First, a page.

A whole new ballgame
By Ann Miller
Advertiser Staff Writer
|Kim Willoughby says her new teammates made her feel welcomed. "I still feel like I'm with my volleyball teammates, except they're bigger," she says.
UPPER-RIGHT:Wahine coach Vince Goo, asks everyone to be patient while Kim Willoughby makes the transition. "We don't need to rush it," he says.
Bruce Asato photos The Honolulu Advertiser
Moments into her first University of Hawai'i basketball practice, Kim Willoughby took the ball down low and dunked over five teammates.
And not likely. But after what Willoughby accomplished on the volleyball court, who is not intrigued by the thought of her soaring through the air with the greatest of hoop ease?
Willoughby sandwiched her initial Wahine basketball practices this week around a trip to San Diego to collect All-America volleyball honors. She is expected to play in the 10th annual Ala Moana Hotel Paradise Classic Monday and Tuesday, and play more when the Wahine open their Western Athletic Conference season on the road the end of the month.
"I don't think it's going to take much time for her to be ready to go, I really don't," said assistant Jon Newlee. "She'll play some next week and by the time we go to Boise (Dec. 28), she should be able to give us more minutes. We're thin at the post, especially with Jade (Abele) out. We were thin as it was, we saw that against Baylor. We need help. It's a perfect time for Kim to come in and get an opportunity."
For her part, Willoughby is passionate. She was a two-time state Player of the Year in Louisiana, where she scored more than 2,000 points. She missed the game immeasurably as a freshman and, since the team's first practice in October, has convinced head coach Vince Goo she is dedicated to playing.
Goo finally got to see his new 6-foot forward up close and elevated this week. With her new teammates, coaches and support staff gently guiding her through the initial mass confusion, the Wahine saw what they hoped for, and expected.
Willoughby worked hard and glided downcourt. She looked awkward using her left hand. She concentrated intently before beginning basic drills.
She ran through the offense as she was learning it, sometimes so absorbed in her pattern she never noticed the ball had been shot. She often made posting up look simple, catching passes inside and then hanging in the air so long no one could block her shot. Other times, she was pinballed across the paint.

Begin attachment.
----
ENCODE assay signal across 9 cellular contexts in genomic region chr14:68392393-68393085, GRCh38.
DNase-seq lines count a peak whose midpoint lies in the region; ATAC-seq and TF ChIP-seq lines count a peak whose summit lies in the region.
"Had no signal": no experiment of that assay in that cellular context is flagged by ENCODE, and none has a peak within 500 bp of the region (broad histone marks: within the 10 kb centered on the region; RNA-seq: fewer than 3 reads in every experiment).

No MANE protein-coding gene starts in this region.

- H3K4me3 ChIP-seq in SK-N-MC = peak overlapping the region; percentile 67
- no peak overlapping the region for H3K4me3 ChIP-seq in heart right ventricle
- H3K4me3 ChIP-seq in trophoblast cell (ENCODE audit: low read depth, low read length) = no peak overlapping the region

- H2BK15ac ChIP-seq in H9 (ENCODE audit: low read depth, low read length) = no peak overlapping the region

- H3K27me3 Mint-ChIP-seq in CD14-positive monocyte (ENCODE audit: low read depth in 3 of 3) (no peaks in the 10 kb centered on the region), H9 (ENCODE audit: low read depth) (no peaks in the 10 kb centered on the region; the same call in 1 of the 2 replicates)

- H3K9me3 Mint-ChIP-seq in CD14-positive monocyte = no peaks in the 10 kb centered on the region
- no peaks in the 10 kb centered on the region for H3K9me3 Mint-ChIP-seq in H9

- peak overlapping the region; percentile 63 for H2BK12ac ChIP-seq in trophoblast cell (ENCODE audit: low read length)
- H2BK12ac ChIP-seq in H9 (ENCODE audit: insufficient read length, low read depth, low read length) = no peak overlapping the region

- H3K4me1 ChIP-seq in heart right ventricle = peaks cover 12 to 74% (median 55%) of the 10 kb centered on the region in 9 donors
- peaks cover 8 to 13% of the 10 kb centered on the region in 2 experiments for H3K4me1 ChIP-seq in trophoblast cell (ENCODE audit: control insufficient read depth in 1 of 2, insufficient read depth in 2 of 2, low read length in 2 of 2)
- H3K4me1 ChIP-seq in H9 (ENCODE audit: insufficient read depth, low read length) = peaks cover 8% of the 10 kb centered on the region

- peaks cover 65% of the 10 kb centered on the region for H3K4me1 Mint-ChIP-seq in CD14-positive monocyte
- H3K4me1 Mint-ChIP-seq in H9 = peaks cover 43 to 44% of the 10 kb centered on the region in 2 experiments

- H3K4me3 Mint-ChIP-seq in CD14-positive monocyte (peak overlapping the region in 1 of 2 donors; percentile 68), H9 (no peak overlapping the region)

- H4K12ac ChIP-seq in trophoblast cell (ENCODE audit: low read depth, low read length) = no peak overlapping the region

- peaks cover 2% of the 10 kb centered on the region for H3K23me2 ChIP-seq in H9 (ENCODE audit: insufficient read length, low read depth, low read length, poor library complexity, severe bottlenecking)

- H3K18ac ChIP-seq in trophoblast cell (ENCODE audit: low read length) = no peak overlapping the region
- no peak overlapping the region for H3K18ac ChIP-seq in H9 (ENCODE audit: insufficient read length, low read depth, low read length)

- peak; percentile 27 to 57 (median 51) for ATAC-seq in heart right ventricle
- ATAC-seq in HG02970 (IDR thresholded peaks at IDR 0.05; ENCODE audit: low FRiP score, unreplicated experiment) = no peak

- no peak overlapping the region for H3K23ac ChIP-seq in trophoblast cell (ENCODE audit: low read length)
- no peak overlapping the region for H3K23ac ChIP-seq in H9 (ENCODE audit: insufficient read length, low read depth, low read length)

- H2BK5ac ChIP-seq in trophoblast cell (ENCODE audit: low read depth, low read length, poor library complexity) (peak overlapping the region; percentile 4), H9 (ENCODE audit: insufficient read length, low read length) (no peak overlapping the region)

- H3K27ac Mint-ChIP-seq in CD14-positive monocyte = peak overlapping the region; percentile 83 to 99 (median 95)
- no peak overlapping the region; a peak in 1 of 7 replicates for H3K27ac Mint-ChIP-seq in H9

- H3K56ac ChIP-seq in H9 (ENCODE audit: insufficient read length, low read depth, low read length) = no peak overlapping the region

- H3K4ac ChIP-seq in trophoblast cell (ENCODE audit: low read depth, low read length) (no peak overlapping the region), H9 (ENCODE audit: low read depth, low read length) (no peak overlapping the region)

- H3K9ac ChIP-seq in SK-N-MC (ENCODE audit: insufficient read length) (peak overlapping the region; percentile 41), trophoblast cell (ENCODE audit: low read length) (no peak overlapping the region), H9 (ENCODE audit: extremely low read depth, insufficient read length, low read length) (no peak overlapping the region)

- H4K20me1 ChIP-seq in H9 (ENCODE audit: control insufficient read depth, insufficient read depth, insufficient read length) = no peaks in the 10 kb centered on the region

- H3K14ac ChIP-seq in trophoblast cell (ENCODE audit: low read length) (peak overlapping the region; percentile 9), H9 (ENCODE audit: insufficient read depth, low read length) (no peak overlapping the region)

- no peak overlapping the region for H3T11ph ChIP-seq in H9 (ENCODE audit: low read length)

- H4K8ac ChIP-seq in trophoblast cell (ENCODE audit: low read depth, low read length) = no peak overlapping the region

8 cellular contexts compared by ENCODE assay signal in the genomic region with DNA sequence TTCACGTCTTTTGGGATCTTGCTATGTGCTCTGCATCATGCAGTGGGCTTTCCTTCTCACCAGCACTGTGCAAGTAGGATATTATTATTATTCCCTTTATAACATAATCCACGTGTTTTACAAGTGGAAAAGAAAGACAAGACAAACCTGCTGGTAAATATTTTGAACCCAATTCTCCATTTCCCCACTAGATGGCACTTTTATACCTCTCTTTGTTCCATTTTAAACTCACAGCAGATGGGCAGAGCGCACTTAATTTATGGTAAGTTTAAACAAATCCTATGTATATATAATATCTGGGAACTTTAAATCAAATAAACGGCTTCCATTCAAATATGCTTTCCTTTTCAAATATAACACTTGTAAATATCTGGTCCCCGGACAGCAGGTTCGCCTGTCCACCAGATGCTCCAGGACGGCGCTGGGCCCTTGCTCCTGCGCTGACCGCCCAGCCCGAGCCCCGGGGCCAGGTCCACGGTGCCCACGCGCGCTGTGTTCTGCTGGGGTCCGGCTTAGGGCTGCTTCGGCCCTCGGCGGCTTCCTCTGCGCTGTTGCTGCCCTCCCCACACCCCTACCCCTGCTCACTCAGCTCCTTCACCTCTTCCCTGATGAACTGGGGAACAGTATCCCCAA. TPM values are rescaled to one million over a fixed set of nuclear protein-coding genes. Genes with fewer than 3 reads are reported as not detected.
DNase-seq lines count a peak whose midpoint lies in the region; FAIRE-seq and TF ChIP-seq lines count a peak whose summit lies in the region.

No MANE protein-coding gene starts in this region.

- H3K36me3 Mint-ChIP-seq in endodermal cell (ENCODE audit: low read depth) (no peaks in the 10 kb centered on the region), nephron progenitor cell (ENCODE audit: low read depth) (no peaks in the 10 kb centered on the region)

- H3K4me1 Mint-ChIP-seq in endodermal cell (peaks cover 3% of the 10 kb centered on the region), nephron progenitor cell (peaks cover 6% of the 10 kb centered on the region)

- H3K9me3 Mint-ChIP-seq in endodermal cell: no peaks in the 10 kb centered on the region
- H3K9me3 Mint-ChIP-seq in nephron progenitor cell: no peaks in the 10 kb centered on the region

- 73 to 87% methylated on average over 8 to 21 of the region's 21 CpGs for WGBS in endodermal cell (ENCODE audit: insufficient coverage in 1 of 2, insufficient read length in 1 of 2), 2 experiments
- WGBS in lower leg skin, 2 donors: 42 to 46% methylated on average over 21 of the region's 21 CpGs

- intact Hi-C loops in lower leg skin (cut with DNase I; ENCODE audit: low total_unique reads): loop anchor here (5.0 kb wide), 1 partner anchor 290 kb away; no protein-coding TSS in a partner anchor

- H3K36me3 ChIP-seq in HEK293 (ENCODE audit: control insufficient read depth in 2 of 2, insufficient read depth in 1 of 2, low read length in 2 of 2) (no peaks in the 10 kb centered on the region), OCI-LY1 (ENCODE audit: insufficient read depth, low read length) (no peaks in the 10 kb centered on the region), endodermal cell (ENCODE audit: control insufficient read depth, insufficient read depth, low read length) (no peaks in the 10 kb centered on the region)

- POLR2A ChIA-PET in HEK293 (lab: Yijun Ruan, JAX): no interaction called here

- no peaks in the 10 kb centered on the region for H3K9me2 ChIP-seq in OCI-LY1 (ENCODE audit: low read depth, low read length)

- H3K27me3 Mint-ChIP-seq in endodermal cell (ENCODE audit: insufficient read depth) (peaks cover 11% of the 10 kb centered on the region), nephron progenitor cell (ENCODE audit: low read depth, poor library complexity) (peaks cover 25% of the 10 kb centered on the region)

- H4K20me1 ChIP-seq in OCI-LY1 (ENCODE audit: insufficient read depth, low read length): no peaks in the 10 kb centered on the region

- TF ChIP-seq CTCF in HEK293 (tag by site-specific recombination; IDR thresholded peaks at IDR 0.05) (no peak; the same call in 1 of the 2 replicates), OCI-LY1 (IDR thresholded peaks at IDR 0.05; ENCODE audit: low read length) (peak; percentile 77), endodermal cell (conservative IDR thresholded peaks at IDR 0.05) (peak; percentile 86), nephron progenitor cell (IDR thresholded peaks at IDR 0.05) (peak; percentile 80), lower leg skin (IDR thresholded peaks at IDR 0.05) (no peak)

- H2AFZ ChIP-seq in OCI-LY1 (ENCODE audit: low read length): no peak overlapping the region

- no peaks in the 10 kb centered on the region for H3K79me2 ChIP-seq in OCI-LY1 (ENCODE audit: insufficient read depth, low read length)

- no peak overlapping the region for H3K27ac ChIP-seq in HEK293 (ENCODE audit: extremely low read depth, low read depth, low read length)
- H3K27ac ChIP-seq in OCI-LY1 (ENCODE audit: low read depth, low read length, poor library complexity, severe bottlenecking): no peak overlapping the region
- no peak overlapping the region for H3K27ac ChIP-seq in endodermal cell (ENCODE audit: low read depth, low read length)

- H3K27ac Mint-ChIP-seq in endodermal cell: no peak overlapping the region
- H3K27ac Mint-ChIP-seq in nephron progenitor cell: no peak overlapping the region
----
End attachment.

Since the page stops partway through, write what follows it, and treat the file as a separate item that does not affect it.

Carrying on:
"She's thinking more than she's making her moves right now," teammate Christen Roper said.
Willoughby is taking a crash course in Wahine basketball 101, starting the class as preseason ends. Goo calls for patience.
"I'm trying to get people to be patient coaches, teammates, Kim and the fans," he said. "We don't need to rush it.
"Her athletic ability is her most obvious asset. She can accomplish a lot of things in the game of basketball with that. As she learns the system, she will play by instinct and that will make her better. We want to make sure the first time she gets in, she'll be comfortable and not be out there thinking. We need her to play as naturally as possible."
Willoughby's greatest fear is 6 a.m. practices. She "set every alarm in the house" and asked teammates for 4:45 a.m. wake-up calls the first day, then grew anxious when she didn't see anyone else walking to the arena.
Turns out, she was too early. From there, it got tougher, as everyone knew it would. Willoughby relied on her teammates to lead her through.
"All the girls have made me feel really comfortable out here," she said. "And it's cool that I'm actually a freshman again, it's so cool being the little kid. They helped me out so much I still feel like I'm with my volleyball teammates, except they're bigger."
They're also 5-2, and rated No. 14 in CollegeRPI.com's power rankings. Hawai'i's only losses have come against Stanford No. 1 in CollegeRPI.com and No. 15 Baylor. But losing freshman Abele for at least five weeks to a stress fracture has left them lean in the post. They could use points from Willoughby, and especially rebounds and defense in a position where they traditionally have been exploited.
"Kim is capable of giving us that defense, especially against the athletic posts in the WAC," Newlee said. "The athletic '4-player' has killed us in the past.
"And, I think she can really help on the offensive boards because her feet are so quick they 're going to go to box her out and she's going to be around them and be right there to finish."
It will take time. No one knows that more than Willoughby.
"They're not expecting me to be the best player or do anything spectacular," she said. "I have to show them I'm dedicated to what I'm doing. I have to be this basketball player I want to be. I have to show them I'm going to work hard and help them out in any way that I can."
Goo believes her.
"We're not trying to overwhelm her, but everybody is willing to help," he said. "And the best thing is, she's willing to listen."